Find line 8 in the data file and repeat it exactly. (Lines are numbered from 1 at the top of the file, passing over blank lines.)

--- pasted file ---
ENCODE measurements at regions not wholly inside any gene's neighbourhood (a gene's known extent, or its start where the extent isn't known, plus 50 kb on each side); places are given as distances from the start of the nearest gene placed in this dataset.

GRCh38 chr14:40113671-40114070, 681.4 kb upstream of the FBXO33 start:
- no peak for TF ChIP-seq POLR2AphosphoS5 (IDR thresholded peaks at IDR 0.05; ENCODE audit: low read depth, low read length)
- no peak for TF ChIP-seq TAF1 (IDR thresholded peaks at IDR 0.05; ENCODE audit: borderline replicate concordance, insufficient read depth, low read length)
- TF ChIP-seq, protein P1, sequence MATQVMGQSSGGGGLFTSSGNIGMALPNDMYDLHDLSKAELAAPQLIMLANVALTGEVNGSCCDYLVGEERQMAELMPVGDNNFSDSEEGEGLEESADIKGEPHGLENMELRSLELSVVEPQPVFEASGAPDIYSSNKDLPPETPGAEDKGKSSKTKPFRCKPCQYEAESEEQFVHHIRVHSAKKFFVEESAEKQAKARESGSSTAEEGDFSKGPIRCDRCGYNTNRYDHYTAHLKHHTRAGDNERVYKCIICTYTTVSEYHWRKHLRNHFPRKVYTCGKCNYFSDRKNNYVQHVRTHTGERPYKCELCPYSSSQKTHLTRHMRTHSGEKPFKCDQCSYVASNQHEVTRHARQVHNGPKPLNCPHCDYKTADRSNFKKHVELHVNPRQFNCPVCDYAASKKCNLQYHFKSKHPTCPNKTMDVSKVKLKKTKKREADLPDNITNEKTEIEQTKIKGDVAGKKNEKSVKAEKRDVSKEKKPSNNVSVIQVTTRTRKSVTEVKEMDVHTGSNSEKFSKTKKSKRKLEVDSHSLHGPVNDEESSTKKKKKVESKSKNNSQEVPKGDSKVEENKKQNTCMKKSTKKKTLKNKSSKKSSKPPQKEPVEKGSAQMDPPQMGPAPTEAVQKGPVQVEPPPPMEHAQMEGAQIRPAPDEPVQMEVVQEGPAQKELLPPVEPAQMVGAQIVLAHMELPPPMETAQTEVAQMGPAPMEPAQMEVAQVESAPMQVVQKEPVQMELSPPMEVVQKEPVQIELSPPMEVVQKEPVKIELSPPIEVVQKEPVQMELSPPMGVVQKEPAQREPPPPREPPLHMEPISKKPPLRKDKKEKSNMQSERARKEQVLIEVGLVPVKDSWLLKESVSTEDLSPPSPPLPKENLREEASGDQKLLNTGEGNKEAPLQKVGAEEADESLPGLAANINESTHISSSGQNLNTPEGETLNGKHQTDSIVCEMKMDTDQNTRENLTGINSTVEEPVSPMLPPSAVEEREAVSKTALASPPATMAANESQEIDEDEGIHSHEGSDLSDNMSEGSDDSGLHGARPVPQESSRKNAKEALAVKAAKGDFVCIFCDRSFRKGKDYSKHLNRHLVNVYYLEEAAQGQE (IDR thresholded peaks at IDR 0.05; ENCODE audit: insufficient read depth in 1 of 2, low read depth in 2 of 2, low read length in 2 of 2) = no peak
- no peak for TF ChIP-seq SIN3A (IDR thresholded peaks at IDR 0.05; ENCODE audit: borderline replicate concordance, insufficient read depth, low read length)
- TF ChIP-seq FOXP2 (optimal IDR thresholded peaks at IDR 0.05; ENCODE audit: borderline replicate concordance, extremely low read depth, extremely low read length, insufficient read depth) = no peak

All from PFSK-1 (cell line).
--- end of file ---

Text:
All from PFSK-1 (cell line).